In addition to his academic position at the University of Southern Maine, Mike Brady is editor of The LLI Review, the Annual Journal of the Osher Lifelong Learning Institute. The above comments were extracted from Volume 2, Fall 2007, pages 113-115.
Reviewer: Bill Shirley, Executive Leadership Coach, Carbondale, Colorado
Changing Course is a full frontal assault on retirement-as-leisure, an obsolete, life-threatening concept that should have been retired from our society twenty years ago. Because we may have to live more of our life retiring than working, we must now focus on whole life management.
The authors have defined six principles of growth and renewal that operate in the lives of people who successfully transition into a third age grounded in meaning and purpose. The word retirement is replaced by other terms such as renewal, reinvention, regeneration, rediscovery, rejuvenation, and redirection.
The book is an easy, flowing read. The lessons are conveyed by personal success stories of how different people of vastly varied backgrounds and experiences applied the six principles in creating a successful third age. There is no formula for practicing these principles. Each person must grapple with his or her own existential story of identity, direction, and pathways.
Changing Course is a valuable aid in making your life a story worth telling.
The authors nicely distinguish between getting older and aging. Their research of the past twenty years clearly shows that getting older is mandatory, while successful aging is a choice.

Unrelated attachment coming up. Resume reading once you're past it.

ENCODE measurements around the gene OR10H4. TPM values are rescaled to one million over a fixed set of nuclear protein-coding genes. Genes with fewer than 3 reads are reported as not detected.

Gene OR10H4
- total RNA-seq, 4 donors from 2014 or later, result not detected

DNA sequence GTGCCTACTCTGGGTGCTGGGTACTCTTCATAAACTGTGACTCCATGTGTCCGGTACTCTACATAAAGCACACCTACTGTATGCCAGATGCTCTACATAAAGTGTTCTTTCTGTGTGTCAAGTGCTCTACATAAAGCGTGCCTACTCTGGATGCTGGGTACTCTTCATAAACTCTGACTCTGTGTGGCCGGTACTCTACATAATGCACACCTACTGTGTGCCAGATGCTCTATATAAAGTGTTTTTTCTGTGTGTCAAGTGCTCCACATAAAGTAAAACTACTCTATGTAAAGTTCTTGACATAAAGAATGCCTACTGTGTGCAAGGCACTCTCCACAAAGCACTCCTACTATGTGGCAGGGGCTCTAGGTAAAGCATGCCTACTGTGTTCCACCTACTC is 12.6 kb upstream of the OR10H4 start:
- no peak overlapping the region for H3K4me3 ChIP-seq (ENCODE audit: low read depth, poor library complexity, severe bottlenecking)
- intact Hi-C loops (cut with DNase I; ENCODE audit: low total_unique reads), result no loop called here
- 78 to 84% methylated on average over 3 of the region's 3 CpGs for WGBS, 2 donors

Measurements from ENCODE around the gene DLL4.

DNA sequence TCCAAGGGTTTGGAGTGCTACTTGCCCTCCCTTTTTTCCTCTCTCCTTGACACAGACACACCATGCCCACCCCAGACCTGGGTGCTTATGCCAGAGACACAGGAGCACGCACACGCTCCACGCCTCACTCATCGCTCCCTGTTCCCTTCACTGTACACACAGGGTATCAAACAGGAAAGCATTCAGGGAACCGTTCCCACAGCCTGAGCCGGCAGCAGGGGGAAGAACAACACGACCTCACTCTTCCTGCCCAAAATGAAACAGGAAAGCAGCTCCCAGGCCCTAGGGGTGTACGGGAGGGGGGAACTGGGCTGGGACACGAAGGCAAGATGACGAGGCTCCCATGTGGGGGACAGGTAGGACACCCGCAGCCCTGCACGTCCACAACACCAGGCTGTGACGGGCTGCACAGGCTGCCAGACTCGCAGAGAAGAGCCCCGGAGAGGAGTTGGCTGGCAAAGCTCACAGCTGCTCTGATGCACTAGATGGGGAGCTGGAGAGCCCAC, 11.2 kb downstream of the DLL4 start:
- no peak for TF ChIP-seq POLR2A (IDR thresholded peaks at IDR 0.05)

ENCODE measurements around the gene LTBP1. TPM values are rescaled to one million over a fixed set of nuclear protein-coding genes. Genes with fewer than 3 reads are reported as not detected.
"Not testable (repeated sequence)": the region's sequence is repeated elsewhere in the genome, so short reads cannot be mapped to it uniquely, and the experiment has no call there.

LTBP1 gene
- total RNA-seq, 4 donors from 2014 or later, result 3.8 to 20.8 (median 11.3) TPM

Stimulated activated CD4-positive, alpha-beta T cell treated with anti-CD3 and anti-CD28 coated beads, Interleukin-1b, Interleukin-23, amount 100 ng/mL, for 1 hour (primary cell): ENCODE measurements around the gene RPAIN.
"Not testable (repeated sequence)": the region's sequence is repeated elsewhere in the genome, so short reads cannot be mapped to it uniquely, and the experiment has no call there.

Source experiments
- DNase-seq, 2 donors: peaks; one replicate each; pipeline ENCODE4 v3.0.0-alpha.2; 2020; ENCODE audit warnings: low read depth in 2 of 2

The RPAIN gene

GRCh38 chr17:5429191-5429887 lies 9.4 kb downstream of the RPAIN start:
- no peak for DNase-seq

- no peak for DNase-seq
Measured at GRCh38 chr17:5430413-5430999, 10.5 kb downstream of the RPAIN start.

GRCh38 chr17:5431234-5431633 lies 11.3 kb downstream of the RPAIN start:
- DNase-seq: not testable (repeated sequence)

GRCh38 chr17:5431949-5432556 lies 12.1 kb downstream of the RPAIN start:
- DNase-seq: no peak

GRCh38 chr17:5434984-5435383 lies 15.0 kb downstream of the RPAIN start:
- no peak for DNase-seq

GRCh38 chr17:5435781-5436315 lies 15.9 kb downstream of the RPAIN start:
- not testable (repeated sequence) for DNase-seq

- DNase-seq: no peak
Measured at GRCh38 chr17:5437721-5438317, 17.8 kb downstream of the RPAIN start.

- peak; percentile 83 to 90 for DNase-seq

Successful aging is the basis for third age enthusiasm and the necessary second growth adventure that follows existential introspection. This second growth is succinctly defined in Changing Course, and the book provides many very inspiring examples of people who have created more competent, confident incarnations of themselves.
Changing Course does a beautiful job of revealing what a successful second growth looks like.
The book is well written, the research is solid, and the language is clear. I am recommending it to all my over-forty clients and friends so they can begin moving towards a second growth adventure and third age thinking. I can sincerely recommend the book to everyone who wishes to die young at a very advanced age.
Bill Shirley lives in the High Country of Colorado and is an executive leadership coach who works with over-fifty executives and professionals transitioning from success to significance as they plan and embark on their unique “encore career.” Visit Bill’s website at www.insearchofeagles.com or e-mail him at firstname.lastname@example.org.